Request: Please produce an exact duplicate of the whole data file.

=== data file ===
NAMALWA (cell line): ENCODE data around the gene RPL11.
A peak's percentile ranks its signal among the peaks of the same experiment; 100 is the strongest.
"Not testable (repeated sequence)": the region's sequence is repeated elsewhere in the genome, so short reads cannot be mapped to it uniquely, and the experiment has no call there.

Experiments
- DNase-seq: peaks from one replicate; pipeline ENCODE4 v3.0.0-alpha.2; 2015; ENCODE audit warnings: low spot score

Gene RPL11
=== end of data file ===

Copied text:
NAMALWA (cell line): ENCODE data around the gene RPL11.
A peak's percentile ranks its signal among the peaks of the same experiment; 100 is the strongest.
"Not testable (repeated sequence)": the region's sequence is repeated elsewhere in the genome, so short reads cannot be mapped to it uniquely, and the experiment has no call there.

Experiments
- DNase-seq: peaks from one replicate; pipeline ENCODE4 v3.0.0-alpha.2; 2015; ENCODE audit warnings: low spot score

Gene RPL11